Like birds of a feather

April 15, 2016 by Nadine Anis


Hearing-impaired people often have difficulty understanding speech in noisy environments, where speech intelligibility is reduced.

It has been established that the greater the distance between the speaker and the hearing aid wearer is, the less clear the audible signal becomes. Many other factors can reduce speech intelligibility, in particular the degree, configuration, and type of hearing loss, as well as environmental factors like the acoustic quality of the room or the noise level and type.


Nevertheless, research has shown that even the most advanced hearing aids cannot fully replicate normal hearing, which is a very sophisticated system. Obviously, hearing aids will perform well in a complex listening environment, but other factors mentioned earlier could affect vocal signal transmission, making speech comprehension harder for a hearing-impaired person, possibly causing a breakdown in communication and listening fatigue.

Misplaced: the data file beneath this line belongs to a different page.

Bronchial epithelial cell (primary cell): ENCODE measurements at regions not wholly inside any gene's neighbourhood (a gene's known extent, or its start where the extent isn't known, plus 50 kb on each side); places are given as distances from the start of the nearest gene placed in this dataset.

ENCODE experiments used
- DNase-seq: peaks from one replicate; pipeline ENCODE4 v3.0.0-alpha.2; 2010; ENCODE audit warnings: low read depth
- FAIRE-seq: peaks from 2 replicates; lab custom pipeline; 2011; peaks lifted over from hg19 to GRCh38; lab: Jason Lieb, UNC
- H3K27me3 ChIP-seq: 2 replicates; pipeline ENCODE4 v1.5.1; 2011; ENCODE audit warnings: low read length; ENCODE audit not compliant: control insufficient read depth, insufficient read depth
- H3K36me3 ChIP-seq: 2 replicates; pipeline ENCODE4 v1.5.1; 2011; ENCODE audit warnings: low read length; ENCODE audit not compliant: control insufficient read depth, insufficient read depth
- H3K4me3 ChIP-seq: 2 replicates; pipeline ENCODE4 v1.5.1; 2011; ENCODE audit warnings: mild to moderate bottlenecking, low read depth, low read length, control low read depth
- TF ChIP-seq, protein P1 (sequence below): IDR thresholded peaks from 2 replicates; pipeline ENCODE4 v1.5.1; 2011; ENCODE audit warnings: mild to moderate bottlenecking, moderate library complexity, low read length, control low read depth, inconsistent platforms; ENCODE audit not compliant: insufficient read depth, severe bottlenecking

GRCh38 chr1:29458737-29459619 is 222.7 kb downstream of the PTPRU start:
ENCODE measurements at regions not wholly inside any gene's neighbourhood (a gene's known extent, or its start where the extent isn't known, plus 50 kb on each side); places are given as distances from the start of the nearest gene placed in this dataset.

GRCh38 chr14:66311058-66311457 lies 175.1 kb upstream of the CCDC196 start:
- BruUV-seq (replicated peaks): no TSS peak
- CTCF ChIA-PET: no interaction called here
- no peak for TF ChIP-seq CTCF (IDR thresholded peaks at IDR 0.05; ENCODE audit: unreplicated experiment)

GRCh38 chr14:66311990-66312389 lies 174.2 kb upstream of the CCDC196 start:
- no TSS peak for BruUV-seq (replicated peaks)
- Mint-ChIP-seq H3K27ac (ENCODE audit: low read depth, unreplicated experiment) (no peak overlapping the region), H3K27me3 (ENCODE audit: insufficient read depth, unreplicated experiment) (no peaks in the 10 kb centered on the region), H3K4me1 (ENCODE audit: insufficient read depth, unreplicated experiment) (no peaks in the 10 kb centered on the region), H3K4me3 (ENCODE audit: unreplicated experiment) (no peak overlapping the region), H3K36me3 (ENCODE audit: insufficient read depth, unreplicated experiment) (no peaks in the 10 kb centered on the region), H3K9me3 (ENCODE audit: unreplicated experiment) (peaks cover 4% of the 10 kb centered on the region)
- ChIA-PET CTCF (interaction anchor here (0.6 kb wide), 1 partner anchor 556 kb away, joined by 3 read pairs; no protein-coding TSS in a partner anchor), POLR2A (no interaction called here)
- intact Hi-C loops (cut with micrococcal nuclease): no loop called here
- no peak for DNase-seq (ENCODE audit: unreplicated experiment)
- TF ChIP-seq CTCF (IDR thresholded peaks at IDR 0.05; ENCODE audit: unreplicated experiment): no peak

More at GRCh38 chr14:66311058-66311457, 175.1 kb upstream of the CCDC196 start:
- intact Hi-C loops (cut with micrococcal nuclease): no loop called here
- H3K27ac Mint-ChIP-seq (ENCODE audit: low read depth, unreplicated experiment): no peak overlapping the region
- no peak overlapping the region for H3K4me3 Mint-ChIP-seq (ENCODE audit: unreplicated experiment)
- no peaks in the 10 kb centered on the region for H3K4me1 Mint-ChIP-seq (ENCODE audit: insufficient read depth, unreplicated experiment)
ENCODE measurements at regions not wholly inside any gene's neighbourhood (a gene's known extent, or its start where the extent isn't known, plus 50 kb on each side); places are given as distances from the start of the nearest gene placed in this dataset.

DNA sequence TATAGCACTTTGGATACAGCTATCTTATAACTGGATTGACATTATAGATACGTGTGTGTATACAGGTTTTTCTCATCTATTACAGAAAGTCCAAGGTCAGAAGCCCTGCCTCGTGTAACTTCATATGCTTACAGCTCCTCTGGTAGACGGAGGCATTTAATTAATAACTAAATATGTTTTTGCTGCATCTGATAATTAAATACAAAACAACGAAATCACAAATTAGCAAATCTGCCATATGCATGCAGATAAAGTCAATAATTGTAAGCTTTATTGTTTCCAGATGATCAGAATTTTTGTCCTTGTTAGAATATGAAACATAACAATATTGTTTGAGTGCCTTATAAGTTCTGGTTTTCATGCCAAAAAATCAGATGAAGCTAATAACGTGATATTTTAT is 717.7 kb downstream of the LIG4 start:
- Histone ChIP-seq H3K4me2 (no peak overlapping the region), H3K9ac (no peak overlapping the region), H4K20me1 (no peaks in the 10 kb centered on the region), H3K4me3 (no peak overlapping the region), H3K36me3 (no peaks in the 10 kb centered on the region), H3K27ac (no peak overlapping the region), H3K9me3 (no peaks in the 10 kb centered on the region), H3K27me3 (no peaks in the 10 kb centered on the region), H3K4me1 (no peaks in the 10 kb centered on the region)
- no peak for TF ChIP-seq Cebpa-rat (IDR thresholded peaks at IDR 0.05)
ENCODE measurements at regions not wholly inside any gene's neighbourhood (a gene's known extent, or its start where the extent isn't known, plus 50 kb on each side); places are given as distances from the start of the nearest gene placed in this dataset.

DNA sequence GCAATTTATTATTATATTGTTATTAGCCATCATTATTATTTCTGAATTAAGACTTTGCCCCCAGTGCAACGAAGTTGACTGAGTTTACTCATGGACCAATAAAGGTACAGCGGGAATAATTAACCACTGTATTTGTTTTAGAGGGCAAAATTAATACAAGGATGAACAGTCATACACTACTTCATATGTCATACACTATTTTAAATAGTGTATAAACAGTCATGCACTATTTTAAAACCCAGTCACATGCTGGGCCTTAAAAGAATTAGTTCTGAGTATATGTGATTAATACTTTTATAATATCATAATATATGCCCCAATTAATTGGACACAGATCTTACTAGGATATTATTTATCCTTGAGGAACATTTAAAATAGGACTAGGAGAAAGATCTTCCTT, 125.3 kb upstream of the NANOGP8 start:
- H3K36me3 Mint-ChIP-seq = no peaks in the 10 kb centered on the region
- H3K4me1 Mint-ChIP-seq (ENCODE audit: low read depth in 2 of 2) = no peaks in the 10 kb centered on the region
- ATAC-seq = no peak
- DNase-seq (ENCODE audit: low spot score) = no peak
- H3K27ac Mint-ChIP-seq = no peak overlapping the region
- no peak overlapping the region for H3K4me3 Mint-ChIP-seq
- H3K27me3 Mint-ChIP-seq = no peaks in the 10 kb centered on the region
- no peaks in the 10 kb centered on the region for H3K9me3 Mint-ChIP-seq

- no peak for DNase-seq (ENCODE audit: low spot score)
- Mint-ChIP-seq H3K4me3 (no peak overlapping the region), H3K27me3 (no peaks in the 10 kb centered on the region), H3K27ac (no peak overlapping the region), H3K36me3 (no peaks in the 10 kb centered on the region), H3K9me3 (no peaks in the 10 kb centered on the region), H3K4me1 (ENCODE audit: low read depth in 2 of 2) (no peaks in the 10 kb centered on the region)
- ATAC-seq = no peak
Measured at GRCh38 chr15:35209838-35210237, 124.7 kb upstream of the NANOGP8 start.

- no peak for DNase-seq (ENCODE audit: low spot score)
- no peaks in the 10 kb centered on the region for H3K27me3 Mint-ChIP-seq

The advantages of Roger technology

Hearing aids are good, but hearing aids featuring Roger technology are even better! Roger wireless digital technology uses advanced adaptive algorithms to improve speech comprehension up to 54% compared to other digital transmission systems.1


Roger technology consists of a transmitter (worn by the speaker) and receptors (worn by hearing-impaired people). The transmitter receives the vocal signal and transmits it to the ears of hearing aid wearers with no delay. The transmitter and receptors constantly communicate and automatically adjust the volume to the noise level while eliminating interference, providing effortless superior listening quality.

The Roger technology transmitter also comes with a motion detector that automatically adjusts the headset mode to different listening contexts.

Roger technology can be used in restaurants, at meetings, during sports, at work, and elsewhere.

Consult an audioprosthetist to learn more.

To determine which hearing aids are best for you, consult an audioprosthetist.

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